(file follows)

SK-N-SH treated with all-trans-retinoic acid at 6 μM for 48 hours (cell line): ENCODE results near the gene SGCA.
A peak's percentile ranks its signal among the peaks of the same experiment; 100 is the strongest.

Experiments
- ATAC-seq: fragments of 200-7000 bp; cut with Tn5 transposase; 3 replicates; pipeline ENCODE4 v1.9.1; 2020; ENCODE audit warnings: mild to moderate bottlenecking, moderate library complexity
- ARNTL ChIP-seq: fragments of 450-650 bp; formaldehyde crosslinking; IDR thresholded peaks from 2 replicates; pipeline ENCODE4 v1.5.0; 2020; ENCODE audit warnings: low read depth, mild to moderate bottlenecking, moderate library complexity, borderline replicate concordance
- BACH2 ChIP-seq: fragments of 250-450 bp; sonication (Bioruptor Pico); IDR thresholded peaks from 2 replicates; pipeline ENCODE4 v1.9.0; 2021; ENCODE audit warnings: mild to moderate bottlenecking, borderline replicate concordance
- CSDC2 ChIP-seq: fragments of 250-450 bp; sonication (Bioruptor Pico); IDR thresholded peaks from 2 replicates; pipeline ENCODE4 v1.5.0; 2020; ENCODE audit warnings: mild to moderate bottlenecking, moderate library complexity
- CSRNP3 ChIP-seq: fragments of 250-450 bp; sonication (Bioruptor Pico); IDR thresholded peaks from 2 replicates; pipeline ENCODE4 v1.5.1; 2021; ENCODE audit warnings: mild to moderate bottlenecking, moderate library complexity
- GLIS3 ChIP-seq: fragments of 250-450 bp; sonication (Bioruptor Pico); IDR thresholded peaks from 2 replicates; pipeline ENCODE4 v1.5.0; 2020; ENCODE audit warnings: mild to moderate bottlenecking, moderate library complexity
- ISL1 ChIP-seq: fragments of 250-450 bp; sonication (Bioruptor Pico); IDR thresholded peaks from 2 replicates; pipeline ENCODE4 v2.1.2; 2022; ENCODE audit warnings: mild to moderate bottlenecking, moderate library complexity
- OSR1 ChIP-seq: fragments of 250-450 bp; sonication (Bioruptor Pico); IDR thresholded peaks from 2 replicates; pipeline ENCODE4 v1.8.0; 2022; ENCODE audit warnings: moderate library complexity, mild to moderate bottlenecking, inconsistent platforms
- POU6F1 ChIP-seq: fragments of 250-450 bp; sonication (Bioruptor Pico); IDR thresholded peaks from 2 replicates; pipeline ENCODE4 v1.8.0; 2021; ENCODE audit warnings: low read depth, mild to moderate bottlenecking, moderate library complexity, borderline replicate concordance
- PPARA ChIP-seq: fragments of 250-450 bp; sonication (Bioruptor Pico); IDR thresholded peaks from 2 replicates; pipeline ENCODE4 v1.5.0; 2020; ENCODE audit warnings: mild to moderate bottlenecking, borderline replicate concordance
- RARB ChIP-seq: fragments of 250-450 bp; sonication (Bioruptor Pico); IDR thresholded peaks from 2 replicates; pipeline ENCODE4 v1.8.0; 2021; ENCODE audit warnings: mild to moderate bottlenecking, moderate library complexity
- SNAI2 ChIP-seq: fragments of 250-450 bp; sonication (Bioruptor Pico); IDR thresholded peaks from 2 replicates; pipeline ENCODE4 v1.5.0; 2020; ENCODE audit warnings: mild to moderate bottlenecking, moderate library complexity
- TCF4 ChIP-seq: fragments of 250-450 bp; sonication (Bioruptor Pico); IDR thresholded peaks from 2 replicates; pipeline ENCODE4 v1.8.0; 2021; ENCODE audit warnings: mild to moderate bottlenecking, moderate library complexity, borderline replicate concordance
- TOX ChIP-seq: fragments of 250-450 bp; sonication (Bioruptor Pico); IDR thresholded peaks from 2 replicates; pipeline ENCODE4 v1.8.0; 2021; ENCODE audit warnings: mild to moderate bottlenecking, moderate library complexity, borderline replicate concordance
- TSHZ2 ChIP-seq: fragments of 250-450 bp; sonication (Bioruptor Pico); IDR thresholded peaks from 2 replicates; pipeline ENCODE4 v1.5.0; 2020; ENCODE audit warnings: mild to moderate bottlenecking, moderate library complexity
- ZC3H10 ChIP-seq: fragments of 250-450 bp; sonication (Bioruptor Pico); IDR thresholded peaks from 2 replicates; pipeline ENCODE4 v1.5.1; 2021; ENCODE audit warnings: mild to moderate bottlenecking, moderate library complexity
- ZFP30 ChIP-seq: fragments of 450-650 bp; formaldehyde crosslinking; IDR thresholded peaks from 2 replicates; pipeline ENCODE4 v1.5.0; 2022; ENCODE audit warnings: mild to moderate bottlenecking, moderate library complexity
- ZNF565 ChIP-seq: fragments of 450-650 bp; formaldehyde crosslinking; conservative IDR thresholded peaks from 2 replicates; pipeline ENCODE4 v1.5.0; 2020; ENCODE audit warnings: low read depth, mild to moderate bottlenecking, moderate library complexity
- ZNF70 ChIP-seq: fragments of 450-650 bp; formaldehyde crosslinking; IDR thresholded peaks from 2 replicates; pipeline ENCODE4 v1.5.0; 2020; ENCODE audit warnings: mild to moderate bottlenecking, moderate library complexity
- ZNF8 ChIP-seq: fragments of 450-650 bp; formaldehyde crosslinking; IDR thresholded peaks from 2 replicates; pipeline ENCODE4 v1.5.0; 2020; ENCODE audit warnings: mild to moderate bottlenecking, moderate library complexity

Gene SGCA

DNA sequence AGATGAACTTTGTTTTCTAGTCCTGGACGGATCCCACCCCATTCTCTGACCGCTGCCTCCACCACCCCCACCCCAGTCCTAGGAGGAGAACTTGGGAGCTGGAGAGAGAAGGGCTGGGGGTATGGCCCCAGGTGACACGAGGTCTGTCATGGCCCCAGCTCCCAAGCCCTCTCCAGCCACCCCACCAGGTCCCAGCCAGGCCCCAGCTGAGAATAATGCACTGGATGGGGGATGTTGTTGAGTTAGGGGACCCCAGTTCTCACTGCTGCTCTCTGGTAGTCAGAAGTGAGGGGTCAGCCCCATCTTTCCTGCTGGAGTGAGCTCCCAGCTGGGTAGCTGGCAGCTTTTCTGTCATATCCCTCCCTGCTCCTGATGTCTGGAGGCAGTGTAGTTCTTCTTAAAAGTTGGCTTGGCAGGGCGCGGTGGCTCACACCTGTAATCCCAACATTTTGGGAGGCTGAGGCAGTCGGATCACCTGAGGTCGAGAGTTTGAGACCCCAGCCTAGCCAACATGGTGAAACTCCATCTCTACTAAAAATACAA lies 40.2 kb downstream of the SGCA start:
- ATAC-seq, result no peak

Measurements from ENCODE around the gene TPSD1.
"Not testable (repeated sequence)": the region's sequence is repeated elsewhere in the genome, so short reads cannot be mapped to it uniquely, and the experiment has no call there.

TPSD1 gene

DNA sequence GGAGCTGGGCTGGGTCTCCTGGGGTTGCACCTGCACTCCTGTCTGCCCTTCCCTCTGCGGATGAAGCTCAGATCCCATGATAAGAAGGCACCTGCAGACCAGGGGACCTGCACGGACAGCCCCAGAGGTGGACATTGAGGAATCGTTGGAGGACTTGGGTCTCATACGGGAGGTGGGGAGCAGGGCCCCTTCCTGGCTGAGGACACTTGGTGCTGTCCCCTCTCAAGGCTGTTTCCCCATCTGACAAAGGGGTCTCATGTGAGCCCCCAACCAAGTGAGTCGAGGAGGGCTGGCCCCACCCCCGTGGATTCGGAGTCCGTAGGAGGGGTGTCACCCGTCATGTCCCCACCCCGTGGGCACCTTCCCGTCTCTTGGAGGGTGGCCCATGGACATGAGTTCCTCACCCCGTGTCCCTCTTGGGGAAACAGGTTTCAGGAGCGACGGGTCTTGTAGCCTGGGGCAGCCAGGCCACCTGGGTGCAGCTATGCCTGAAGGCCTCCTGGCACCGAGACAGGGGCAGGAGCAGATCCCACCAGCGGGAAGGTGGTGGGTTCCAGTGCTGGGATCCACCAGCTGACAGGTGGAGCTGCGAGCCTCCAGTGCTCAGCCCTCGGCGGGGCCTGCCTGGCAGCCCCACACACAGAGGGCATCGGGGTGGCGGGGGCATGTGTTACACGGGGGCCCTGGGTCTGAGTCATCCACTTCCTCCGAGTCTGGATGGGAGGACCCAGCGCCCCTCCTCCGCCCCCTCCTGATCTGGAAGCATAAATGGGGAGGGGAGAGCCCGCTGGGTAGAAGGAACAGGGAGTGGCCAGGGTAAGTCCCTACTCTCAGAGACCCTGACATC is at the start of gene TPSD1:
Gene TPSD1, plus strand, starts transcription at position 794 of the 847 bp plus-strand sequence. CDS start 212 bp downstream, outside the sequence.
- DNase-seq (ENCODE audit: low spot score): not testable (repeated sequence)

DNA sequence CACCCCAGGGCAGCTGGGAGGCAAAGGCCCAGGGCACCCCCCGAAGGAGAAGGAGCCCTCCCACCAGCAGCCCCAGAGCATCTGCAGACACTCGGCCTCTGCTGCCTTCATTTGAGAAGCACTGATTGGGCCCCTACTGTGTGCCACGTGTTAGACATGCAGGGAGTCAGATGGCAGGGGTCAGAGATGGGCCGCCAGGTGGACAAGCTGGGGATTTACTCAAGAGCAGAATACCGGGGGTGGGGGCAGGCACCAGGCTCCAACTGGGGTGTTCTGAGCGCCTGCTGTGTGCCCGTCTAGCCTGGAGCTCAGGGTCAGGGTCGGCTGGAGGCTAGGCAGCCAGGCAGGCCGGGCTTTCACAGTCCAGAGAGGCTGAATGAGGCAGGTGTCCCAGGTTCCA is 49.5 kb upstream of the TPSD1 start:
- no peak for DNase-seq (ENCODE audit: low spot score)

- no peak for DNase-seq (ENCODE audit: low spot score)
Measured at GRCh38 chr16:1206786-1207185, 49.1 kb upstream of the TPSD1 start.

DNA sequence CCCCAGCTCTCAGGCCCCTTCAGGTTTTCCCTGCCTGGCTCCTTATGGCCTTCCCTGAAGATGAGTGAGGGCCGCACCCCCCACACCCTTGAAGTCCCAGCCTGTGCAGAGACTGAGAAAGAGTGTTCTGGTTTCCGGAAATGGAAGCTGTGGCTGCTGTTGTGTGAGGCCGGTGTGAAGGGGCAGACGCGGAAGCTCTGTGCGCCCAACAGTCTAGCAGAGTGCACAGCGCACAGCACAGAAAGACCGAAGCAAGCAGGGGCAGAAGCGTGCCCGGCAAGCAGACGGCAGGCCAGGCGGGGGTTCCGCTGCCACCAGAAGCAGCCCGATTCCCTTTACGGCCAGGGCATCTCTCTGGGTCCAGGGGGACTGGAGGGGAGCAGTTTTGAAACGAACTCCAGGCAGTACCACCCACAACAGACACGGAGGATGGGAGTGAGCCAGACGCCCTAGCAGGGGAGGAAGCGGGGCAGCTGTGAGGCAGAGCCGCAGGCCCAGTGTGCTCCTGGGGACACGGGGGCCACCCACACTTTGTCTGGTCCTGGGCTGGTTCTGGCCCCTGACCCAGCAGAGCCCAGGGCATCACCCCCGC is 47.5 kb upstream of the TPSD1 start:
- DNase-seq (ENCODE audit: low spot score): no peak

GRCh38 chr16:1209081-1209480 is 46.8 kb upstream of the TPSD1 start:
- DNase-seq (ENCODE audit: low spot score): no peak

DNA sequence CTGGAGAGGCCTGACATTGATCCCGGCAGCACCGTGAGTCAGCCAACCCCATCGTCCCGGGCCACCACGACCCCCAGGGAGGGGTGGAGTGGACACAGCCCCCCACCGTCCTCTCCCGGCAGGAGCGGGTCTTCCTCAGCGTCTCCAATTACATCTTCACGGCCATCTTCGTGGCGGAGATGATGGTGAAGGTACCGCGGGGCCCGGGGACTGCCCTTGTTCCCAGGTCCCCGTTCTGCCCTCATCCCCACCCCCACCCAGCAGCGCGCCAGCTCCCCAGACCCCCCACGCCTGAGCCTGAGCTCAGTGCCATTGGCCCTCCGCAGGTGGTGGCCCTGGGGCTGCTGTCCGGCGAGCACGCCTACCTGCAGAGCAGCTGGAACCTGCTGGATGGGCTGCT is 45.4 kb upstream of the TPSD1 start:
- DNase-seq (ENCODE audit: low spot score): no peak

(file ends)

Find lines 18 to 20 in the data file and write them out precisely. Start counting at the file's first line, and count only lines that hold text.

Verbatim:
- TSHZ2 ChIP-seq: fragments of 250-450 bp; sonication (Bioruptor Pico); IDR thresholded peaks from 2 replicates; pipeline ENCODE4 v1.5.0; 2020; ENCODE audit warnings: mild to moderate bottlenecking, moderate library complexity
- ZC3H10 ChIP-seq: fragments of 250-450 bp; sonication (Bioruptor Pico); IDR thresholded peaks from 2 replicates; pipeline ENCODE4 v1.5.1; 2021; ENCODE audit warnings: mild to moderate bottlenecking, moderate library complexity
- ZFP30 ChIP-seq: fragments of 450-650 bp; formaldehyde crosslinking; IDR thresholded peaks from 2 replicates; pipeline ENCODE4 v1.5.0; 2022; ENCODE audit warnings: mild to moderate bottlenecking, moderate library complexity